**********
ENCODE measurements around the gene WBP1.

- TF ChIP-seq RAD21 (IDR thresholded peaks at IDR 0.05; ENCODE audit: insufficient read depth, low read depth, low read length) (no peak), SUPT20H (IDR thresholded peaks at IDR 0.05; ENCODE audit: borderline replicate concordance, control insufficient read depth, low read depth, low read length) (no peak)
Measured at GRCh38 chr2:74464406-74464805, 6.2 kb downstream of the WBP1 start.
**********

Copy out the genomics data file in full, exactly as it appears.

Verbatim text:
ENCODE measurements around the gene WBP1.

- TF ChIP-seq RAD21 (IDR thresholded peaks at IDR 0.05; ENCODE audit: insufficient read depth, low read depth, low read length) (no peak), SUPT20H (IDR thresholded peaks at IDR 0.05; ENCODE audit: borderline replicate concordance, control insufficient read depth, low read depth, low read length) (no peak)
Measured at GRCh38 chr2:74464406-74464805, 6.2 kb downstream of the WBP1 start.